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LA and the Bay: Transgenders Sue Police, Beauty School

by Carolina (pinedaart [at]
San Francisco Transgendered Man Files $25 Million Suit Against Law
Enforcement Officials; Transgendered Woman Sues Los Angeles Beauty School

L. A. / Southern California Edition
August 30, 2002 / Volume 21, Issue 09

Trans Phobia by the Bay and in L.A.

San Francisco Transgendered Man Files $25 Million Suit Against Law
Enforcement Officials; Transgendered Woman Sues Los Angeles Beauty School

A police brutality lawsuit filed by a transgendered man in San Francisco
calls into question the treatment of a community that often faces violence
and abuse with little support or recourse.

Jeremy Burke, a 37-year-old female-to-male transgender, announced his $25
million claim against the city of San Francisco and several police officers
during a press conference at the San Francisco Lesbian, Gay, Bisexual and
Transgender Community Center Aug. 8. It was the first time he had publicly
spoken about the alleged beating he suffered when he was arrested and
detained a little over a year ago. It also was the first-ever formal
complaint filed by a transgendered person in a San Francisco Superior Court,
according to his attorneys.

"I think that anybody that suffers like this should stand up," Burke told
Frontiers shortly after the conference. "The more people that stand up, the
more chance we have of stopping this kind of behavior."

According to the lawsuit, several members of the San Francisco Sheriff's and
Police departments allegedly beat Burke during an arrest, subjected him to an
invasive and lengthy strip search, and then mocked him with derogatory
trans-specific epithets while he was in custody. As a result, he claims he
required medical treatment for internal bleeding and suffered from nightmares
for six months following the incident.

On Aug. 13, 2001, Burke arrived to deliver medications to his ill partner, a
67-year-old woman who lives at a Housing Authority complex in San Francisco.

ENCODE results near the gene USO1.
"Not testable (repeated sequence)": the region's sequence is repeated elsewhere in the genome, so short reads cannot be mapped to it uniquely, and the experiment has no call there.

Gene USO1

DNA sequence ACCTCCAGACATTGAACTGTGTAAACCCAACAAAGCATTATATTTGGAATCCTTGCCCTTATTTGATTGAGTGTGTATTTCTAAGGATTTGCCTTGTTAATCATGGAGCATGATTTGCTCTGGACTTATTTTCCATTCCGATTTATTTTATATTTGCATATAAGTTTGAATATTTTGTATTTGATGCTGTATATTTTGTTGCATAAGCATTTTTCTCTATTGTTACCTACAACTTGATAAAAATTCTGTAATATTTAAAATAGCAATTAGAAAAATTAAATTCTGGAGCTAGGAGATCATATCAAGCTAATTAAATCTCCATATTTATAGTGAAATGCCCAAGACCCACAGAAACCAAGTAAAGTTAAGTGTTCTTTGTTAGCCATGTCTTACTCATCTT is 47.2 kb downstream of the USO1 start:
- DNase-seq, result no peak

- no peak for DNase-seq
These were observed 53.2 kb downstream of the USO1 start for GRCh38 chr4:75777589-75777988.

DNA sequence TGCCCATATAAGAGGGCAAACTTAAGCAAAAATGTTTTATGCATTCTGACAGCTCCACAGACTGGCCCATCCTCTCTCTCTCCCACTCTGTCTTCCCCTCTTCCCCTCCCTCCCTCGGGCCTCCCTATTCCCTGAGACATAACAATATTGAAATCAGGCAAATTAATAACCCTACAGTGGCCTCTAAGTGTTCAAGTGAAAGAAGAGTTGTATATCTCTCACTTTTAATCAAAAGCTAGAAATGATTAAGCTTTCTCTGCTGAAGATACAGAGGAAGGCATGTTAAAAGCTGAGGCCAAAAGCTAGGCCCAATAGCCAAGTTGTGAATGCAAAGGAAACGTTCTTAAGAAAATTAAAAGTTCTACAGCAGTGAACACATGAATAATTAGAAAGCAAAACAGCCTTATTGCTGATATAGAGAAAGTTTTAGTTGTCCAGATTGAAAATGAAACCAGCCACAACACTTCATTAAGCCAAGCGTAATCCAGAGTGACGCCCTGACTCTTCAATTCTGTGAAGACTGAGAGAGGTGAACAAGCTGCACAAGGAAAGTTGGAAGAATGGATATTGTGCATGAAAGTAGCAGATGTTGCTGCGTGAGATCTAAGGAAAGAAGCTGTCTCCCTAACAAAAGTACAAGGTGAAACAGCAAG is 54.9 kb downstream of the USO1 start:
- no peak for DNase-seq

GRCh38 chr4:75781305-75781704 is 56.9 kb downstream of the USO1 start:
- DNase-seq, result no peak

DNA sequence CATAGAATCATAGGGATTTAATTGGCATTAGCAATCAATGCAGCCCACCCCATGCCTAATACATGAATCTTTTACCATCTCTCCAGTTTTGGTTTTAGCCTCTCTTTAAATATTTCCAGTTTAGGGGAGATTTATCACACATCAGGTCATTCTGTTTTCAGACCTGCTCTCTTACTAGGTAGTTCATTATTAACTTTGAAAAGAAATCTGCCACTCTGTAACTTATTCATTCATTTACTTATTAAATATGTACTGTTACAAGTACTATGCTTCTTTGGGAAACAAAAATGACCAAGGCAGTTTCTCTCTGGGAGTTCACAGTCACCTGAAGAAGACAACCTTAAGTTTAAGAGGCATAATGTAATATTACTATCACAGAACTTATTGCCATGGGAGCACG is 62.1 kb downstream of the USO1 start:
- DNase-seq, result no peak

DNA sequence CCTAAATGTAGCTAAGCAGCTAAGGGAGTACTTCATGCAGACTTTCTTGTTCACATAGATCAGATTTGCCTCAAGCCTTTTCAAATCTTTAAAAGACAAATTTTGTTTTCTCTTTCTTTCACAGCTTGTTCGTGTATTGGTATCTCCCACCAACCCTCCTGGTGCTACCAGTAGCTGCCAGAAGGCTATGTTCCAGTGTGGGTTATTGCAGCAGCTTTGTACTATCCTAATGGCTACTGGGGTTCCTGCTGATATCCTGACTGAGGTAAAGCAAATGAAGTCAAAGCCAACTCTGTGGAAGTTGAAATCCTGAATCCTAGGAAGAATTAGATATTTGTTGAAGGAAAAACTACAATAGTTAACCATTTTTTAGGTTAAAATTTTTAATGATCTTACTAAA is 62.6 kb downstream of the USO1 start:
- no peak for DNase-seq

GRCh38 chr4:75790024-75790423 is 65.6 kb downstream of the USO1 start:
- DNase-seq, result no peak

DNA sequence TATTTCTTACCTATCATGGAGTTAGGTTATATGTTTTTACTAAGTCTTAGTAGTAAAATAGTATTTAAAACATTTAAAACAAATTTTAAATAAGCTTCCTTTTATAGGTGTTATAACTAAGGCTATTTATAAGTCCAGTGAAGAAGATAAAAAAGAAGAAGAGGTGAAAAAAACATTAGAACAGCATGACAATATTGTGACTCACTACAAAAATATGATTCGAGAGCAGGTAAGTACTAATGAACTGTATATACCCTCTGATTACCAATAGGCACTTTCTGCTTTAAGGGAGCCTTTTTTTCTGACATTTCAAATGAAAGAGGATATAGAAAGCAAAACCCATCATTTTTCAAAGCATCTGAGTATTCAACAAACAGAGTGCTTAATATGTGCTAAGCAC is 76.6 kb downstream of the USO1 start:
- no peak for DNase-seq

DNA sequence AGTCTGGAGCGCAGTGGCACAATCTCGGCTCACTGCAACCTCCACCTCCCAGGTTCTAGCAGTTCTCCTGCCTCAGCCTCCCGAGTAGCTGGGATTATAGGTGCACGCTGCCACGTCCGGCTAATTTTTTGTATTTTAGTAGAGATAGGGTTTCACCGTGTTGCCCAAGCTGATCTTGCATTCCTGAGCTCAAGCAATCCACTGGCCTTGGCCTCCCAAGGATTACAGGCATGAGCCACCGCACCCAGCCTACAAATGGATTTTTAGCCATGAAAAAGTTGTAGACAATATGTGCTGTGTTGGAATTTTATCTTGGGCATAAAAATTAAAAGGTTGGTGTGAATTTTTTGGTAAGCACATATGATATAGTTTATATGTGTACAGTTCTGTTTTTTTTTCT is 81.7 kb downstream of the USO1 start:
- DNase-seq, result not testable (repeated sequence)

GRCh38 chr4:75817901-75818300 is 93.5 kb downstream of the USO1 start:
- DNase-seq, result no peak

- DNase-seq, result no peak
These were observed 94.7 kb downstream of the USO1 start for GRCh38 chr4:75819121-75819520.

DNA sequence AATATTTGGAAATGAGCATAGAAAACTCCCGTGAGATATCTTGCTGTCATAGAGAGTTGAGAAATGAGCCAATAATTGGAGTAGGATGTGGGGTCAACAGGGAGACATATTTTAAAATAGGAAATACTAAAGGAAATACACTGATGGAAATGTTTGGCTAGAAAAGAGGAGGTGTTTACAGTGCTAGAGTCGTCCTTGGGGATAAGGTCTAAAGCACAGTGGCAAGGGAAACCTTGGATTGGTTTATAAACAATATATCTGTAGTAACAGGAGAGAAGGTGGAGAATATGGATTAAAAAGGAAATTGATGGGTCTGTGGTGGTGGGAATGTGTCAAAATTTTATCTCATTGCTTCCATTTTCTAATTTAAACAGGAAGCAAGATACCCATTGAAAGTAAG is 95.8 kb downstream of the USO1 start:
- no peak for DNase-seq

He showed his identification to the guard--who also is named in the suit--but
she refused to let him go upstairs to his partner's apartment. After
convincing the guard that his partner desperately needed the drugs, Burke
claims he was shoved onto the elevator, incurring a cut on his nose as he was
brusquely escorted to the second floor.

The guard claims Burke pushed his way past her and she subsequently called
the police who arrived 15 minutes later. At that time, Burke's suit claims,
police dragged him from the apartment, punched him in the face, chest and
stomach, slammed his head into the floor, and bent his fingers back to subdue

Police maintain Burke raised a fist at one of the officers at the apartment
and that once in jail, he tried to hit then bite another officer on the arm.
But Burke claims he was merely trying to defend himself.

After he was booked on charges of assault, battery, resisting arrest and
trespassing, Burke said he was strip-searched by female officers, and various
others, including a nurse, made offensive remarks about his genitals. He
vomited blood for several days before being taken to San Francisco General
Hospital, where he was diagnosed with bleeding kidneys and where a black eye
and bruises were documented.

"I hope the filing of this lawsuit will change the way the police department
and the sheriff's department deal with the transgender community," Waukeen
McCoy, Burke's attorney, told Frontiers. "This shocked my conscience,
especially in San Francisco--a city that has a lot of transgender

Prior to enlisting McCoy, who is representing Burke free of charge, Burke
leveled a charge to the Office of Citizen Complaints, which has since
unfounded his allegations. All of the charges against Burke were eventually
dropped except the trespassing count, which is pending the completion of a
diversion program, according to police.

Burke searched for help with his case for many months, but found there were
few in the legal profession willing or able to assist him. "It was kind of
difficult," he said. "A lot of lawyers just didn't want to take this kind of
case. They just didn't want to go up against the city."

"A lot of transgender people have a tough time finding culturally competent
lawyers to take their cases," added Chris Daley, co-director of the newly
formed Transgender Law Center (TLC), a legal advocacy group representing